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Two yachts from the same owner, called The Sultans Way 007 and 001, are attempting to become the first locally based, international-quality motoryachts available for crewed charter in the Maldives

 

By Kim Kavin


It took me about an hour and a half’s ride by plane to reach the Maldives from Sri Lanka. The hundreds of atolls comprise a 540-mile-long Indian Ocean stretch that, on a map, is about a quarter-inch north of the equator.  By 10 o’clock in the morning on my first day, the thermometer had already surpassed 90 degrees Fahrenheit. The water was pancake flat. The people moved and spoke with slowness and ease. Even the rain showers, when they blissfully came, drizzled from the clouds instead of pounding down.

It’s just the sort of place I had always seen in my mind when I thought about ultimate charter destinations—which makes it ironic that crewed charter is only a fledgling industry here. There are precious few marinas where megayachts can dock in the Maldives, and there is far more demand for charters in the Mediterranean and Caribbean (which is why so many owners and captains choose to base there instead of in this part of the Indian Ocean).  
Maldives 2009

I was in the region to check out several motoryachts called The Sultans Way fleet that a local travel entrepreneur is marketing, with help from management company Camper and Nicholsons International, as the first-ever locally based, fully crewed charter yachts. I met one of the boats literally steps outside the airport doorway—boats can dock closer to the exits than cars can park at long-term lots—and after just a half-hour of cruising, I was in one of the most memorable environments I’ve encountered in a decade of covering the international charter industry.

The Maldives atolls are shockingly flat. Some 80 percent of the entire nation stands less than 3 feet above mean high tide. Communications towers look like lighthouses. From our boat’s cockpit, my sea-level views rarely changed unless clouds passed over the ocean’s surface to create different shadows. It’s pretty cruising, yes, full of uninhabited islets and tropical trees, but outside of the resort restaurants, spas, and swimming pools, the real action of the Maldives is underwater.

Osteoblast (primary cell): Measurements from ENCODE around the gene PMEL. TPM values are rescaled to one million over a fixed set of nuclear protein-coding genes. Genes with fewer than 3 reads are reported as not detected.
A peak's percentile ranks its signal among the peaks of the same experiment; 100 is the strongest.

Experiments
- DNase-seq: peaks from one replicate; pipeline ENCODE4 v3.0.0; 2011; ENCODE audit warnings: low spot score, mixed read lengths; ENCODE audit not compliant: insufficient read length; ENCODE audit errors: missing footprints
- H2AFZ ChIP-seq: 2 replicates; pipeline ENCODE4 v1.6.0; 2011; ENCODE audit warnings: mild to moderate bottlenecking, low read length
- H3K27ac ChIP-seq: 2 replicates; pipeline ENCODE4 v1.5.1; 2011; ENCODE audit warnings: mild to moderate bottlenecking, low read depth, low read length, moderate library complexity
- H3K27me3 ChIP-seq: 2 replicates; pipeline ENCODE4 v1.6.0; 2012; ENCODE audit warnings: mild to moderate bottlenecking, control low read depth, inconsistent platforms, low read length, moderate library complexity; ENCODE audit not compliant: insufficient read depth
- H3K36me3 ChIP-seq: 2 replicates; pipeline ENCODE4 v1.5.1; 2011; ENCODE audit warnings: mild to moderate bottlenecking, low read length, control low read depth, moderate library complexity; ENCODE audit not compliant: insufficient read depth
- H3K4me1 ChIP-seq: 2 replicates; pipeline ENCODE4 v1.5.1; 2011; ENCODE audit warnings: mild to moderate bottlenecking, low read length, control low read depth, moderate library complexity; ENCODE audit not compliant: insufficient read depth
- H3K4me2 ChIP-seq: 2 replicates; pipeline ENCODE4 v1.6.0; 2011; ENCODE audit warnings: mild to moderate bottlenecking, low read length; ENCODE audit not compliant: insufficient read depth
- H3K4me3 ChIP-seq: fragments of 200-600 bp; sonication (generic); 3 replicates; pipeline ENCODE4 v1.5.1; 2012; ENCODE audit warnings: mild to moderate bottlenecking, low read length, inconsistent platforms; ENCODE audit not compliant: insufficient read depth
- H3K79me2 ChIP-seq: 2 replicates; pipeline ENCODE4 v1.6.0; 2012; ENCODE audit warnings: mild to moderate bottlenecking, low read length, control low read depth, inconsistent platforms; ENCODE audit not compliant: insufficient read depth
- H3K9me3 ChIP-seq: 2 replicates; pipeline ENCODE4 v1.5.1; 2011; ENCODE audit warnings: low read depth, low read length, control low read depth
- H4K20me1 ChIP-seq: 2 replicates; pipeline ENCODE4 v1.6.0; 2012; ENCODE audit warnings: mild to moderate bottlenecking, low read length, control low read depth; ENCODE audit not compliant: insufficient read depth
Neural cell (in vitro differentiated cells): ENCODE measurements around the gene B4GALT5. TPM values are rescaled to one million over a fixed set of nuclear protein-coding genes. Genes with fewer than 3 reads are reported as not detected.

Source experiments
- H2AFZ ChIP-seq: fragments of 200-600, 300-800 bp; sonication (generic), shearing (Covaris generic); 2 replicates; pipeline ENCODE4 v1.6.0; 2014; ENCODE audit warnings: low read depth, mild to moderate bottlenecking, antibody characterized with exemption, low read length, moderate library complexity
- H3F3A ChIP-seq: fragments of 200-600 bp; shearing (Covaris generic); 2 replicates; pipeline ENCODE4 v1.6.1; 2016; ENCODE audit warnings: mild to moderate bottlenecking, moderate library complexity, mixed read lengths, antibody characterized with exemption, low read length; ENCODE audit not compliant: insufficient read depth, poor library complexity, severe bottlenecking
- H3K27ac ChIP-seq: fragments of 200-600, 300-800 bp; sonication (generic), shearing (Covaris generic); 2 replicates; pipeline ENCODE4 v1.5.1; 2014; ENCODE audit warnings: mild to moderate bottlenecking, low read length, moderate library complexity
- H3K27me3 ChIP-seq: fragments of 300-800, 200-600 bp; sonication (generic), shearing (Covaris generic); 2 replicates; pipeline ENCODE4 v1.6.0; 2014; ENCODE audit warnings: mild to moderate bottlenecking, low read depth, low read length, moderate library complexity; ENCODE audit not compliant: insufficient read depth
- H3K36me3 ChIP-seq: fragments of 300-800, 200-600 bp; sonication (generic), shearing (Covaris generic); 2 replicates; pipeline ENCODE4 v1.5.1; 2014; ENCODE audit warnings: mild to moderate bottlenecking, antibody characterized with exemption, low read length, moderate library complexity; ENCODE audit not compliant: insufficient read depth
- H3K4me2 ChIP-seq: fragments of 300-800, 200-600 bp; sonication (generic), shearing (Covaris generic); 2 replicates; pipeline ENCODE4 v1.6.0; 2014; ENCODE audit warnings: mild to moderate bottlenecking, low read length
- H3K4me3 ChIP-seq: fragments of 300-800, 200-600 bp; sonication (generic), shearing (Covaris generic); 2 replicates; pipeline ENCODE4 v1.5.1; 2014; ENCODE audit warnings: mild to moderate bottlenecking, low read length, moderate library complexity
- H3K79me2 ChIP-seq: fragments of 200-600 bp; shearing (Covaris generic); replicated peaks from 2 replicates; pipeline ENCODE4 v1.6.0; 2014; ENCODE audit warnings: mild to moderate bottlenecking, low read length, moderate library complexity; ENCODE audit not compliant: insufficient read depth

Beate Schmidt, a German master scuba trainer from the yacht owner’s resort, met me aboard an 86-foot Azimut motorayacht called The Sultans Way 006 and helped me prep for a giant stride entry right from the swim platform above the wreck of the Hembadhoo, a small cargo boat that was sunk 20 years ago to create an artificial reef. I paused before I descended and removed my mask to wipe my eyes, shocked that I could see fish so clearly before the excursion had begun. Our visibility, even after we had dived some 75 feet, remained about 100 feet into the deep blue.
Maldives 2009

Massive schools of batfish encircled me. The wreck was a dense kaleidoscope of coral, grouper, and clownfish. Sea anemone grew up like rosy-haired Chia Pets. The water was so clear that I not only saw fish pooping, but I could tell you whether they were getting enough fiber in their diets.

“It’s one of my favorite dive sites,” Schmidt told me after we made the easy climb up the Azimut’s swim ladder. “There are a lot of things coming together, many, many things. Other sites are more about big game, like whale sharks. The thing about these boats that I like is that we can drive quickly from here to there, so you can sample all the best dive sites. We are very lucky with these boats.”

My favorite part of my journey to the Maldives was seeing the sheer potential the place has for crewed charter. Itineraries can blend world-class resorts with high-speed boats, scuba diving with spa treatments, and onboard delicacies with serious relaxation. The Sultans Way boats are positioned to set a standard for locally based luxury charters that has never before been achieved.

 

It will be interesting to see whether the boats meet this potential. Check with any reputable charter broker to ask about the details from recent bookings.